de·​fo·​li·​ate | \ (ˌ)dē-ˈfō-lē-ˌāt How to pronounce defoliate (audio) \
defoliated; defoliating; defoliates

Definition of defoliate

transitive verb

: to deprive of leaves especially prematurely Black spot, which looks like its name, attacks leaves. Left untreated, it spreads and multiplies, and can defoliate the plant.— Dave Dunn During 1979, approximately 226.260 acres of land/forest was estimated to have been defoliated to varying degrees by the Gypsy moth … in Massachusetts.— David B. Halliwell

Other Words from defoliate

defoliation \ (ˌ)dē-​ˌfō-​lē-​ˈā-​shən How to pronounce defoliate (audio) \ noun
defoliator \ (ˌ)dē-​ˈfō-​lē-​ˌā-​tər How to pronounce defoliate (audio) \ noun

Examples of defoliate in a Sentence

a chemical used to defoliate trees Insects are defoliating the trees.
Recent Examples on the Web The snails can defoliate large trees, consume grain crops and infect grain with a fungal pathogen. William Thornton |, al, 21 July 2022 The viburnum leaf beetle is a heavy feeder that can completely defoliate viburnums. Tim Johnson, Chicago Tribune, 2 July 2022 The Palm Beach Agent Orange Association conducted a symbolic balloon release to dramatize the impact of soldiers’ exposure to the deadly chemical used by the U.S. military to defoliate areas of Vietnam. David Lyons, Sun Sentinel, 30 May 2022 The sucking causes stippling of the leaf and can defoliate the plant. Rita Perwich, San Diego Union-Tribune, 7 May 2022 Select disease-resistant varieties and examine plants carefully for insects, such as hornworms, that can defoliate a plant. Pam Peirce, San Francisco Chronicle, 3 Sep. 2021 The plant in his hands was a Palmer amaranth descendant that had demonstrated resistance to 2,4-D, one of two active ingredients in compounds used to defoliate forests during the Vietnam War. New York Times, 11 Aug. 2021 Large populations will defoliate plants seemingly overnight. From Usa Today Network And Wire Reports, USA TODAY, 29 June 2021 The feeding damage of the larvae is fast — a decent infestation can defoliate a mature plant in a day or so which doesn’t give you much time to react. Paul Cappiello, The Courier-Journal, 19 June 2021 See More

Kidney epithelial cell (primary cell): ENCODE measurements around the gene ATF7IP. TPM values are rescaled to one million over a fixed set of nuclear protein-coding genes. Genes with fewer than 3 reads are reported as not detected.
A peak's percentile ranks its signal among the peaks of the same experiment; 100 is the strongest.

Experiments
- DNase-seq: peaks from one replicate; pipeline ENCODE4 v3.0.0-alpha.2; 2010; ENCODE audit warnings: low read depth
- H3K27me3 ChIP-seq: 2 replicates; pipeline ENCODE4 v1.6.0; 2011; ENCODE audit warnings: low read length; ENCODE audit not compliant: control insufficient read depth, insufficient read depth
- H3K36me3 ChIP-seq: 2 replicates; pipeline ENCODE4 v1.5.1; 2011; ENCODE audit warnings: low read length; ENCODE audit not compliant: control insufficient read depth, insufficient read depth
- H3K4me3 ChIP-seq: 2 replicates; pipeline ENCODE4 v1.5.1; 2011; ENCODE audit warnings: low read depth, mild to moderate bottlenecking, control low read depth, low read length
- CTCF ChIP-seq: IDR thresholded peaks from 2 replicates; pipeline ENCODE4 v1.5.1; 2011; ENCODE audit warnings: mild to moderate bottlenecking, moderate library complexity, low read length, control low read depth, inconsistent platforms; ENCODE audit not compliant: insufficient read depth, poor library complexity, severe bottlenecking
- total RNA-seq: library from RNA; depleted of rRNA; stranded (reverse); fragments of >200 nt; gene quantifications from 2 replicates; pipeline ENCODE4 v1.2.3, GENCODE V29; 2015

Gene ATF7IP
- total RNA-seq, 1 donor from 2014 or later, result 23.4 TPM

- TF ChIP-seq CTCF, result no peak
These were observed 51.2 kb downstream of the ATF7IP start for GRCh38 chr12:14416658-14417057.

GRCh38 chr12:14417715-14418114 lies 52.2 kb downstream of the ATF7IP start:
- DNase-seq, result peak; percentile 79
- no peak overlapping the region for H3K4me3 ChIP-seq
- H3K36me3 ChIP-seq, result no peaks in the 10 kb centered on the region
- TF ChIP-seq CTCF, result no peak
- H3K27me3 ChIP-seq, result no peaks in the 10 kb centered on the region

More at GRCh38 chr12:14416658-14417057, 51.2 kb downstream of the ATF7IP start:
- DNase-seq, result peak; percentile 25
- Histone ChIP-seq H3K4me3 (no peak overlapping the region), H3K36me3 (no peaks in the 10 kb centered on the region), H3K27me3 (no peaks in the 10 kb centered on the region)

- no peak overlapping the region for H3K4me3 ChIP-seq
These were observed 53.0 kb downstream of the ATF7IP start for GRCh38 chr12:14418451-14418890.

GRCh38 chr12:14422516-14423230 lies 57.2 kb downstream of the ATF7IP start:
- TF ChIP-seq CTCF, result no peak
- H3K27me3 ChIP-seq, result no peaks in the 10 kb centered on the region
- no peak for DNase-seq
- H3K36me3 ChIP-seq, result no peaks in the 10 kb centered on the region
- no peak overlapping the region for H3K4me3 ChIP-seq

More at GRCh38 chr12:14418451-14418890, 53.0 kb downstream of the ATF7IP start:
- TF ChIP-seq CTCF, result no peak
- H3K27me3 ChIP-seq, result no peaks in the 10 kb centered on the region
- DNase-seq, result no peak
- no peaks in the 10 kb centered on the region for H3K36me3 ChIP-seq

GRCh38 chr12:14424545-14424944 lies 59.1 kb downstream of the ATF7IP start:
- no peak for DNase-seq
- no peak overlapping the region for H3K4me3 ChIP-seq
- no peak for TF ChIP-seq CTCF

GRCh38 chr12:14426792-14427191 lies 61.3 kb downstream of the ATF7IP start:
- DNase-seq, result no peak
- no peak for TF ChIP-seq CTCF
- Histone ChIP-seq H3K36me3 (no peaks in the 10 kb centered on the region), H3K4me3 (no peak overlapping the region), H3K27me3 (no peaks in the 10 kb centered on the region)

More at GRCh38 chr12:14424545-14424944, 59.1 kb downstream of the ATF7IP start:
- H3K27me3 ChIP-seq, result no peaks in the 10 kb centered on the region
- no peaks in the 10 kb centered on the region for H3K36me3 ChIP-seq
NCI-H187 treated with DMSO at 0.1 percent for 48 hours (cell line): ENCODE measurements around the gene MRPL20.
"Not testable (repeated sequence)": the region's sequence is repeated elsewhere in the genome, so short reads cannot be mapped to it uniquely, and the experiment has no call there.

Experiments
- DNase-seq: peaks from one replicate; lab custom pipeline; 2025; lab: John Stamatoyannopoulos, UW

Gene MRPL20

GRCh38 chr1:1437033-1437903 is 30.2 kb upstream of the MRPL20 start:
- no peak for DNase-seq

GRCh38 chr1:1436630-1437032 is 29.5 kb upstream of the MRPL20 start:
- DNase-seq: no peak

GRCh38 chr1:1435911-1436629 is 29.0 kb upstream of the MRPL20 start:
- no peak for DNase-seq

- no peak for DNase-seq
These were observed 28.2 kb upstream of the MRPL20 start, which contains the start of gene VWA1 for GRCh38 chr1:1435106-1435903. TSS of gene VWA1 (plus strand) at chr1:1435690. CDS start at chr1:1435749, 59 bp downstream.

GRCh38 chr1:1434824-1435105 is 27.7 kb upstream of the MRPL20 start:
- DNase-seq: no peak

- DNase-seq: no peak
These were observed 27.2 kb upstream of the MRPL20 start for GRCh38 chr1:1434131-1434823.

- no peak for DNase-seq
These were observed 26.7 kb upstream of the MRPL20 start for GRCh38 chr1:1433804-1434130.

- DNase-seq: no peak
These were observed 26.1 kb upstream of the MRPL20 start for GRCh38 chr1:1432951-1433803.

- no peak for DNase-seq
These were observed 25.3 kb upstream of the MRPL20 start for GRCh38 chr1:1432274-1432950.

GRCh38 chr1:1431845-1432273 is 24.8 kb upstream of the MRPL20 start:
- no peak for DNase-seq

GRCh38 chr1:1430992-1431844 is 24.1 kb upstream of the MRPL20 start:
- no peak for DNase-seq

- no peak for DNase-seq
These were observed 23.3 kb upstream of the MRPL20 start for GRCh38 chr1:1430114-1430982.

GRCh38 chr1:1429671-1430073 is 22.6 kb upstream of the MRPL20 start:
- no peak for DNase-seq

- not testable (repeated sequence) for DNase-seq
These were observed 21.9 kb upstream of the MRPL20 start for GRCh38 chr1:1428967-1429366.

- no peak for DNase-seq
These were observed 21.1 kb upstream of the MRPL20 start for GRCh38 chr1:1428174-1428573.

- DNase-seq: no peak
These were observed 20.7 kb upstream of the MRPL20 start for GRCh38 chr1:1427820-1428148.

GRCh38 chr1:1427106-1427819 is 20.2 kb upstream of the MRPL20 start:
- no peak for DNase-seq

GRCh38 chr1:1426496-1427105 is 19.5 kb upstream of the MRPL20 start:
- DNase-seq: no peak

These example sentences are selected automatically from various online news sources to reflect current usage of the word 'defoliate.' Views expressed in the examples do not represent the opinion of Merriam-Webster or its editors. Send us feedback.

First Known Use of defoliate

1791, in the meaning defined above

History and Etymology for defoliate

Late Latin defoliatus, past participle of defoliare, from Latin de- + folium leaf — more at blade

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The first known use of defoliate was in 1791

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Last Updated

25 Jul 2022

Cite this Entry

“Defoliate.” Dictionary, Merriam-Webster, Accessed 11 Aug. 2022.

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